Texas Disciplinary Rules of Professional Conduct Back to Outline
(Tex. Disciplinary R. Prof. Conduct, (1989) reprinted in Tex. Govt Code Ann., tit. 2, subtit. G, app. (Vernon Supp. 1995)(State Bar Rules art X [[section]]9))
(a) A lawyer shall not make or sponsor a false or misleading communication about the qualifications or services of a lawyer or law firm. Information about legal services must be truthful and nondeceptive. A communication is false or misleading if it contains a material misrepresentation of fact or law, or omits a fact necessary to make the statement considered as a whole not materially misleading. A statement is misleading if there is a substantial likelihood that it will lead a reasonable person to formulate a specific conclusion about the lawyer or the lawyer’s services for which there is no reasonable factual foundation, or if the statement is substantially likely to create unjustified expectations about the results the lawyer can achieve.
(b) This Rule governs all communications about a lawyer’s services, including advertisements and solicitation communications. For purposes of Rules 7.01 to 7.06:
(1) An “advertisement” is a communication substantially motivated by pecuniary gain that is made by or on behalf of a lawyer to members of the public in general, which offers or promotes legal services under circumstances where the lawyer neither knows nor reasonably should know that the recipients need legal services in particular matters.
(2) A “solicitation communication” is a communication substantially motivated bypecuniary gain that is made by or on behalf of a lawyer to a specific person who has not sought the lawyer’s advice or services, which reasonably can be understood as offering to provide legal services that the lawyer knows or reasonably should know the person needs in a particular matter.
(c) Lawyers may practice law under a trade name that is not false or misleading. A law firm name may include the names of current members of the firm and of deceased or retired members of the firm, or of a predecessor firm, if there has been a succession in the firm identity. The name of a lawyer holding a public office shall not be used in the name of a law firm, or in communications on its behalf, during any substantial period in which the lawyer is not actively and regularly practicing with the firm. A law firm with an office in more than one jurisdiction may use the same name or other professional designation in each jurisdiction, but identification of the lawyers in an office of the firm shall indicate the jurisdictional limitations on those not licensed to practice in the jurisdiction where the office is located.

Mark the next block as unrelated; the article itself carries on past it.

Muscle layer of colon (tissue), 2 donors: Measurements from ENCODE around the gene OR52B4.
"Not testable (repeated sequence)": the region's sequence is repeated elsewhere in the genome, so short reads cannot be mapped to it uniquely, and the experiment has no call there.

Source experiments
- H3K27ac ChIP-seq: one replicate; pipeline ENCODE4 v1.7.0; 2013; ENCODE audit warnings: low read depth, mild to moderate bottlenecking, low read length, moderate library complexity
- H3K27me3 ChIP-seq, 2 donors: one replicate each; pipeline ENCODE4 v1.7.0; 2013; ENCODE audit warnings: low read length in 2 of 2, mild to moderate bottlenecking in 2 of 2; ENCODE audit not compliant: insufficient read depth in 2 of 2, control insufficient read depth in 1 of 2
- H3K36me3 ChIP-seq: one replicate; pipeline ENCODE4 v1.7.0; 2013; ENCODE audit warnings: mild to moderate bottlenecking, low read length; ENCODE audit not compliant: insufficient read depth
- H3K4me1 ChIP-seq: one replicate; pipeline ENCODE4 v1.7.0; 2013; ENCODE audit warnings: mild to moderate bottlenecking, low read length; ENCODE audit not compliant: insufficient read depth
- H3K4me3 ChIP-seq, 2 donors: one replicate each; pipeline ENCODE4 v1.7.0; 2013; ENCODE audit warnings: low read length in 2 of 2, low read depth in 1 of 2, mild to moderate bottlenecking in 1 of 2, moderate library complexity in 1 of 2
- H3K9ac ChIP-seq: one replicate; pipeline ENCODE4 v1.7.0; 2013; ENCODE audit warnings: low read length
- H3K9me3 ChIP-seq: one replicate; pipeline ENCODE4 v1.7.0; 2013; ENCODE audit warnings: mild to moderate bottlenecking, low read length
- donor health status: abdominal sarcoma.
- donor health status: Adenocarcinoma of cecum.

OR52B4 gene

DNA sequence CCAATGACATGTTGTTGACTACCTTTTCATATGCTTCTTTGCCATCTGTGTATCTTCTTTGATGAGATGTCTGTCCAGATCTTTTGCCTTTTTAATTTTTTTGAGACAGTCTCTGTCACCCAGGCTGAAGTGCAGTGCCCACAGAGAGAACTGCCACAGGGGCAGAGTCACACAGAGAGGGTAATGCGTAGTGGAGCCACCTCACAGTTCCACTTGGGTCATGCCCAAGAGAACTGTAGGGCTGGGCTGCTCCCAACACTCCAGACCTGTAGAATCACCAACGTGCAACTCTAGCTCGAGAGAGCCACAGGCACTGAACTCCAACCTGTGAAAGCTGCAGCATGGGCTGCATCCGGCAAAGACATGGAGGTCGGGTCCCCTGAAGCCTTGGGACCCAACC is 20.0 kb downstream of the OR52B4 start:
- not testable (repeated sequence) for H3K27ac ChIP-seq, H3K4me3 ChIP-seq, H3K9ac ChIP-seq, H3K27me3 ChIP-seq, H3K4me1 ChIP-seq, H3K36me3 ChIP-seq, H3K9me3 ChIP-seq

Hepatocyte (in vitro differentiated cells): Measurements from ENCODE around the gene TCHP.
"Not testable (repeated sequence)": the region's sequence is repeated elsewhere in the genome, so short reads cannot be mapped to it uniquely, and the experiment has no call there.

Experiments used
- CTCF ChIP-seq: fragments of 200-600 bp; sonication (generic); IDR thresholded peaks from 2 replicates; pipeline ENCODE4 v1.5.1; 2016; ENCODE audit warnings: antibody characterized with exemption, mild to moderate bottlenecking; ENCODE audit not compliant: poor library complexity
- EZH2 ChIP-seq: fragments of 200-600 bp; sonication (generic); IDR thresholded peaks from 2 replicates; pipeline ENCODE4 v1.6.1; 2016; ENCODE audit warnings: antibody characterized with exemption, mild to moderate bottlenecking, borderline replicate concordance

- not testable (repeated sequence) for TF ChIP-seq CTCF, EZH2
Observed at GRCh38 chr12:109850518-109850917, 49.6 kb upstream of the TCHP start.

(d) A statement or disclaimer required by these Rules shall be sufficiently clear that it can reasonably be understood by an ordinary person and made in each language used in the communication. A statement that a language is spoken or understood does not require a statement or disclaimer in that language.
(e) A lawyer shall not state or imply that the lawyer can achieve results in the representation by unlawful use of violence or means that violate these Rules or other law.
(f) A lawyer may state or imply that the lawyer practices in a partnership or other business entity only when that is accurate.
(g) If a lawyer who advertises the amount of a verdict secured on behalf of a client knows that the verdict was later reduced or reversed, or that the case was settled for a lesser amount, the lawyer must state in each advertisement of the verdict, with equal or greater prominence, the amount of money that was ultimately received by the client.
1. This Rule governs all communications about a lawyer’s services, including firm names, letterhead, and professional designations. Whatever means are used to make known a lawyer’s services, statements about them must be truthful and not misleading. As subsequent provisions make clear, some rules apply only to “advertisements” or “solicitation communications.” A statement about a lawyer’s services falls within those categories only if it was “substantially motivated by pecuniary gain,” which means that pecuniary gain was a substantial factor in the making of the statement.
Misleading Truthful Statements
2. Misleading truthful statements are prohibited by this Rule. For example, a truthful statement is misleading if presented in a way that creates a substantial likelihood that a reasonable person would believe the lawyer’s communication requires that person to take further action when, in fact, no action is required.
Use of Actors
3. The use of an actor to portray a lawyer in a commercial is misleading if there is a substantial likelihood that a reasonable person will conclude that the actor is the lawyer who is offering to provide legal services. Whether a disclaimer—such as a statement that the depiction is a “dramatization” or shows an “actor portraying a lawyer”—is sufficient to make the use of an actor not misleading depends on a careful assessment of the relevant facts and circumstances, including whether the disclaimer is conspicuous and clear. Similar issues arise with respect to actors portraying clients in commercials. Such a communication is misleading if there is a substantial likelihood that a reasonable person will reach erroneous conclusions based on the dramatization.